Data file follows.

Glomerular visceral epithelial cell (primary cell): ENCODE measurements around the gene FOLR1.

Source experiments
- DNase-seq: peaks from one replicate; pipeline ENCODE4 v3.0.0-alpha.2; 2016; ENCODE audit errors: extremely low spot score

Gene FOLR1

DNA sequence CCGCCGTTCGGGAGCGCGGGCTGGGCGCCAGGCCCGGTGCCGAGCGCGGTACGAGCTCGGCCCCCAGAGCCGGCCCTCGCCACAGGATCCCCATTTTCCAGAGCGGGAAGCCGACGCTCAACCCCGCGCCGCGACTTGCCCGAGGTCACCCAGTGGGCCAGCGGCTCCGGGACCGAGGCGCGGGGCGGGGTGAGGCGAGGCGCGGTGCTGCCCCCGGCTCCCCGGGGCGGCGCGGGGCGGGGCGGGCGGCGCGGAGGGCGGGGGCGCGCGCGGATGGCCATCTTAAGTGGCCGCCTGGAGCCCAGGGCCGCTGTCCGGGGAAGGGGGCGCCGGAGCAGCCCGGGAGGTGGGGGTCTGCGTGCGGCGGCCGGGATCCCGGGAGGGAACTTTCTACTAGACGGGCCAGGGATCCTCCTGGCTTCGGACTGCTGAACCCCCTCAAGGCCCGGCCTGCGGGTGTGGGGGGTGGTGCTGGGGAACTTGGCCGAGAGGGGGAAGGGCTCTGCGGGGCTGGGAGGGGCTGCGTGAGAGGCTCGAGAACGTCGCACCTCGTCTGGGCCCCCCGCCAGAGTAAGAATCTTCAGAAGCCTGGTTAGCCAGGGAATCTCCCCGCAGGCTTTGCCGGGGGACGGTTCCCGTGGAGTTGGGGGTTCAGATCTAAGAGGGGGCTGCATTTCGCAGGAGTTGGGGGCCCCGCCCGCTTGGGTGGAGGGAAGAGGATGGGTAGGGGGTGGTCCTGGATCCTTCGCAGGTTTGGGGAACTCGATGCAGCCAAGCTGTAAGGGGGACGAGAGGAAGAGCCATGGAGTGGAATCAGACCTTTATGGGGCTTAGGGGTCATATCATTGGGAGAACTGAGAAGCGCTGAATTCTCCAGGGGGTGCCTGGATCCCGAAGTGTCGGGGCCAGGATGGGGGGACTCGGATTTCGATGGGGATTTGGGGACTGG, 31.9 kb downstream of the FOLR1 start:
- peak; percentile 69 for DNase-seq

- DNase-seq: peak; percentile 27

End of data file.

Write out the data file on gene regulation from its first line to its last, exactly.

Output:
Glomerular visceral epithelial cell (primary cell): ENCODE measurements around the gene FOLR1.

Source experiments
- DNase-seq: peaks from one replicate; pipeline ENCODE4 v3.0.0-alpha.2; 2016; ENCODE audit errors: extremely low spot score

Gene FOLR1

DNA sequence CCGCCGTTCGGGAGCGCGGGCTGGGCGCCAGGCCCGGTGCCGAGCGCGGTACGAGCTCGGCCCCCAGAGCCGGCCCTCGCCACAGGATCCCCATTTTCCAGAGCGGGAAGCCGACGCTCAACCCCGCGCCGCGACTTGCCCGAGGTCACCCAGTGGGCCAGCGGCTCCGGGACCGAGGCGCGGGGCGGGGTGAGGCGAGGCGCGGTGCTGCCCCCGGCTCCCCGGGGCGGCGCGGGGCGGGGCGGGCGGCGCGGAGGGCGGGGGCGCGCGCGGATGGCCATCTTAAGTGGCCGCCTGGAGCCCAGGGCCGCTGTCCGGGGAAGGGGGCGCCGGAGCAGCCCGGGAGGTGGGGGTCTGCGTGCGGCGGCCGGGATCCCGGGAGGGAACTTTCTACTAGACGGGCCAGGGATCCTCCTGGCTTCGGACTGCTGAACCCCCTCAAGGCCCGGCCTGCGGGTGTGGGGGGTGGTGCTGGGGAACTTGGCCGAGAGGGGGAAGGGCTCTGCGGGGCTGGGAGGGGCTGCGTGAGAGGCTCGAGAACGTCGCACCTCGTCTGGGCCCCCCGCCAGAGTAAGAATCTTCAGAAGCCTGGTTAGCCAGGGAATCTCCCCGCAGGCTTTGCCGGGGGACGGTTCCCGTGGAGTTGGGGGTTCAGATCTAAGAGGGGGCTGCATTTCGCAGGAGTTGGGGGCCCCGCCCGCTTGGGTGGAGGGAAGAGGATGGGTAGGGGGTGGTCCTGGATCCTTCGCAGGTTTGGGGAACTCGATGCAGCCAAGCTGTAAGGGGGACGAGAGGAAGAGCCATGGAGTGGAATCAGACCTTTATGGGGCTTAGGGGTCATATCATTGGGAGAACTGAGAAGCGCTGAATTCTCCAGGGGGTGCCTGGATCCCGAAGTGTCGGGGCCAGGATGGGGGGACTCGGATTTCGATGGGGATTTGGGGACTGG, 31.9 kb downstream of the FOLR1 start:
- peak; percentile 69 for DNase-seq

- DNase-seq: peak; percentile 27